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The Bush administration, looking for hopeful signs after the bungled coup attempt in Panama, is encouraged by evidence of the growing repudiation in Latin America of Gen. Manuel Antonio Noriega's rule.

And administration officials are hoping to accelerate the process at two major international parlays over the next month and in other diplomatic encounters as well.At his news conference Friday, President Bush said he was delighted by signs that Noriega has so little support elsewhere in the hemisphere.

Panama's membership in an eight-country hemispheric consultative body has been suspended, and when the seven active members met this past week in Peru, Noriega's government was roundly criticized.

Still, there appears to be litte sentiment in the hemisphere for U.S. military action against Noriega. In contrast to many members of Congress, no hemispheric leader criticized Bush for not providing Panama's rebel leaders with more military support on the day of the coup attempt.

Noriega seems to believe that diplomatic isolation counts for little as long as he retains the support of Panama's Defense Forces, but U.S. officials say the country's outcast role will further erode his already questionable support within the military establishment.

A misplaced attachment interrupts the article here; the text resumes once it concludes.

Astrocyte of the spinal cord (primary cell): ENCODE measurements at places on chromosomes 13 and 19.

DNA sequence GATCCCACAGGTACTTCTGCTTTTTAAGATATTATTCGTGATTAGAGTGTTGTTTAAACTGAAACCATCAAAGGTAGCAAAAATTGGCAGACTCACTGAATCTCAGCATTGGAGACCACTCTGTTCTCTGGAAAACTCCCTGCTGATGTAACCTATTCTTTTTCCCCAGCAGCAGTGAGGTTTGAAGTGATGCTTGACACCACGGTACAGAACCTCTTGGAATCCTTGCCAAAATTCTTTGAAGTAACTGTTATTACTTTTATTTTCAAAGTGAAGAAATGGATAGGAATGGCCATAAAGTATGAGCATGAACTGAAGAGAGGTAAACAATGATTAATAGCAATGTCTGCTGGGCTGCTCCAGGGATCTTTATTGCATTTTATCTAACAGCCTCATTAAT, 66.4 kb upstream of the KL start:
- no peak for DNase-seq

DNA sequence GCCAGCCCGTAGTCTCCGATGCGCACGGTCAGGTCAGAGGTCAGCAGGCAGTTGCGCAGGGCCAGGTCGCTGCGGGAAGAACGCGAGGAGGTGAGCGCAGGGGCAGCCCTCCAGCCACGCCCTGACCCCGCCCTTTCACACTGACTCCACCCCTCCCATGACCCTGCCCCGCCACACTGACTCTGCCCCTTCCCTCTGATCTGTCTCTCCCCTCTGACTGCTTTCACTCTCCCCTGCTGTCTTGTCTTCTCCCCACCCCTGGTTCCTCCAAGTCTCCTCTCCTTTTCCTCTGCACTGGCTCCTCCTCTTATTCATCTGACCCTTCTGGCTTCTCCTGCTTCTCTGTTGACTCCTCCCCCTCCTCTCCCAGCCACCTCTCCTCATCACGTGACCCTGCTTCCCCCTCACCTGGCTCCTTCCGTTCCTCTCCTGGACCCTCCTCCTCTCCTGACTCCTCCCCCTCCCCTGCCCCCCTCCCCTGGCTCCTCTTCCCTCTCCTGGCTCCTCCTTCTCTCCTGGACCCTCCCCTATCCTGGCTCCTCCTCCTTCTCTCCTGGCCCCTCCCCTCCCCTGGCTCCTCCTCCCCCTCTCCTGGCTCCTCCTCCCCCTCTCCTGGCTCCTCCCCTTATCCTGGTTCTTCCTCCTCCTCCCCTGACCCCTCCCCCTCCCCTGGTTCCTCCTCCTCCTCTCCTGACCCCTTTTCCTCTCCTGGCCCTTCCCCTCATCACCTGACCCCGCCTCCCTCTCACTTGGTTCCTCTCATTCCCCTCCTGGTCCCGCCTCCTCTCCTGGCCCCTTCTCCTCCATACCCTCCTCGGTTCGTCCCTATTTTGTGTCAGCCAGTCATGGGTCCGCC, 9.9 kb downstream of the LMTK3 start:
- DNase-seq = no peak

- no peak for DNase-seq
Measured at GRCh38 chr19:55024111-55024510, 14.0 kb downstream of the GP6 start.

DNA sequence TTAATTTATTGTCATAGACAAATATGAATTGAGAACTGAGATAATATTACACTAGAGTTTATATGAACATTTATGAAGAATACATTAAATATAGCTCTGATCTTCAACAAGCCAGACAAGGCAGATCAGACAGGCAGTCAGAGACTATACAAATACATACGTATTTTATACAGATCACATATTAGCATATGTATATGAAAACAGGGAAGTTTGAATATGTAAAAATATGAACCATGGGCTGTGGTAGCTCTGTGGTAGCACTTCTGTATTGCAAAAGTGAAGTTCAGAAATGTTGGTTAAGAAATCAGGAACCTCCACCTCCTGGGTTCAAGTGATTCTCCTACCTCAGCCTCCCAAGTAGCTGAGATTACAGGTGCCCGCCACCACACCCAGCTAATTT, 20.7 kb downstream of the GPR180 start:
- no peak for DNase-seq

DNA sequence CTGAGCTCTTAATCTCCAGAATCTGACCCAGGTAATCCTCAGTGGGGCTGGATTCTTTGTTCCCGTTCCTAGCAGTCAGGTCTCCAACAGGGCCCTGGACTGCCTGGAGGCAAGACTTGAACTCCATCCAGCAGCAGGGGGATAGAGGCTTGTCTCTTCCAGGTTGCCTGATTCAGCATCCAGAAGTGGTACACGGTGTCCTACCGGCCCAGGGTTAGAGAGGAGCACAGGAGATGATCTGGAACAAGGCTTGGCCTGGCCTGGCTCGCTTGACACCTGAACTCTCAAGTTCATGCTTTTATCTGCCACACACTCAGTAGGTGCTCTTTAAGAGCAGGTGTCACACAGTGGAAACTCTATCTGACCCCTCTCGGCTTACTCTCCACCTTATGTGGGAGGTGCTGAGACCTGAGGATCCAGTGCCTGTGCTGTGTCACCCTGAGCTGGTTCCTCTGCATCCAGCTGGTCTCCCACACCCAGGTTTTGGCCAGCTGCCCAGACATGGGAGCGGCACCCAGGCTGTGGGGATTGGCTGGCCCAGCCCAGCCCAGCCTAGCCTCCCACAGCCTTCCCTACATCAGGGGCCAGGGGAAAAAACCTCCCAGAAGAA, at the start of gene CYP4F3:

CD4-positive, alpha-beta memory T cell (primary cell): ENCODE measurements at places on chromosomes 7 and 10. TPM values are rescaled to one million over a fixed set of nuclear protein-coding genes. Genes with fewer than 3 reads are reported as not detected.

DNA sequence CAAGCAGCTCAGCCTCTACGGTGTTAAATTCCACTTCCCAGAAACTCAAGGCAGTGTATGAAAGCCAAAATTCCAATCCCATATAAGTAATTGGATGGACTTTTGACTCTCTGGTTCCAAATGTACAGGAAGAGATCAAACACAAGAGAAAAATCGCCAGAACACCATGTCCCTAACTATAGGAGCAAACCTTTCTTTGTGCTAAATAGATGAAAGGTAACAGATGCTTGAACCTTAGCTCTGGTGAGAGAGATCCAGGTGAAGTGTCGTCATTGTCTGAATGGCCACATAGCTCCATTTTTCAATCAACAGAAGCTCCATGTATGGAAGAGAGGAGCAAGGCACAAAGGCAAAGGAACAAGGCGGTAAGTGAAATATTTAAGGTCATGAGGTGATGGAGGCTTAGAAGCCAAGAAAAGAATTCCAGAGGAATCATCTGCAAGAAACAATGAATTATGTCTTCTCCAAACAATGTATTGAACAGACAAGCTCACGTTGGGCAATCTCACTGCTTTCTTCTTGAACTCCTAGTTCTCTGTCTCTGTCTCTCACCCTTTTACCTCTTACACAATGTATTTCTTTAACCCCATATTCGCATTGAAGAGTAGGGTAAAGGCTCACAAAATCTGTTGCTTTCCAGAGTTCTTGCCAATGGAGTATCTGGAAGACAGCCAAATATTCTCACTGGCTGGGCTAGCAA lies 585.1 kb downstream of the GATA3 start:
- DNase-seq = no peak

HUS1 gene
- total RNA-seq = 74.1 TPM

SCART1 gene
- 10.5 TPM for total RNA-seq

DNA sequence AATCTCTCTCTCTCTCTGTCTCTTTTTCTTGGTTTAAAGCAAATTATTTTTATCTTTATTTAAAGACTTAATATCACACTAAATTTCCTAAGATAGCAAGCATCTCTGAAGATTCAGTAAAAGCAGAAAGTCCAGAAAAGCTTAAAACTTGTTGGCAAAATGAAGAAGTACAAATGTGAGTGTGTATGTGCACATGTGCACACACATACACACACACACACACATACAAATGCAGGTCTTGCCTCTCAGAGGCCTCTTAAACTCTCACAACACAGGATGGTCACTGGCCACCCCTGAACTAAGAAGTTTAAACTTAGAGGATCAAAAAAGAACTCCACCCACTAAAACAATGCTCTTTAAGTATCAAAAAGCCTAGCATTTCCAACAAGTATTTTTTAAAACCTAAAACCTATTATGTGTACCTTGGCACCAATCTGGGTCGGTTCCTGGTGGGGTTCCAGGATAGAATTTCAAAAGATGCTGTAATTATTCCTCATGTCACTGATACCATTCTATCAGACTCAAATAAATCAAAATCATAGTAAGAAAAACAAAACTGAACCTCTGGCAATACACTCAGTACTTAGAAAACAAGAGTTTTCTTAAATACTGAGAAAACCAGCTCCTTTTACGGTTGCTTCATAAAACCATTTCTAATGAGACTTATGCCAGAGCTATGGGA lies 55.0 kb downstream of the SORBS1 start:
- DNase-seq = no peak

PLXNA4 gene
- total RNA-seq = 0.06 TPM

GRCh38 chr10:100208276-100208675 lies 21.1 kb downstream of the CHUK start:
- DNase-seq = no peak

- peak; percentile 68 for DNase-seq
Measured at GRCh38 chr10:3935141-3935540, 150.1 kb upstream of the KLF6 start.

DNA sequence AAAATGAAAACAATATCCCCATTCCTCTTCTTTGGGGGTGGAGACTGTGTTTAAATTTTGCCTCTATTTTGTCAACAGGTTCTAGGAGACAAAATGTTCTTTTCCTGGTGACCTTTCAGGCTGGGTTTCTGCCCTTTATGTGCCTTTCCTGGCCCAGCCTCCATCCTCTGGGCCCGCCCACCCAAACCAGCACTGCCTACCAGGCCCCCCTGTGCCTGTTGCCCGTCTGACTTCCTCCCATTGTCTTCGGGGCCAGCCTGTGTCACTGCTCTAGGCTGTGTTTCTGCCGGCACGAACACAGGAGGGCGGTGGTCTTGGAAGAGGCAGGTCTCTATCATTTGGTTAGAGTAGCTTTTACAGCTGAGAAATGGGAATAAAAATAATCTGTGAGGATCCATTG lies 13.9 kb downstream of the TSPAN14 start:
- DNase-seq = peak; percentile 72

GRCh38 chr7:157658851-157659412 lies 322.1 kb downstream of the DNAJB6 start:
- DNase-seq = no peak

The officials say all but two democratic countries in the hemisphere - Mexico and Ecuador - have withdrawn their ambassadors from Panama City.

"Those two embassies barely have contact with the Panamanian government," one official said Friday, asking not to be identified.

He said the most active embassies in Panama City appear to be those of Cuba, Nicaragua and Libya.

The Panama question is likely to be a major topic this week when Spanish Prime Minister Felipe Gonzalez comes to Washington for talks with Bush.

Saying the time has come for Noriega to retire, Gonzalez last week called for new elections followed by the appointment of a new military commander by the elected president.

As an inducement for Noriega to go along with Gonzalez's plan, he would be allowed to retire in Panama, thus evading possible extradition to the United States, where he faces drug smuggling charges. So long as he remains in Panama, he cannot be extradited.

The administration will give Gonzalez a hearing on his plan and also hopes to press its case against Noriega at a summit meeting of hemispheric democratic heads of government set for Oct. 27-28 in Costa Rica.

Bush and about 17 other heads of government are planning to attend, but administration officials say it would be a mistake to raise expectations that the summit will lead to dramatic action against Noriega.

Among Spanish speaking countries, the only presidents not invited are from Cuba, Chile and Panama, none of which has an elected government.

Yet another opportunity for the administration to pressure Noriega will occur in mid-November when foreign ministers of the 31-nation Organization of American States meet in Washington.

The OAS held four special sessions on Panama between May and August, but a team of OAS mediators was unable to fulfill its mandate of achieving a democratic transfer of power in Panama.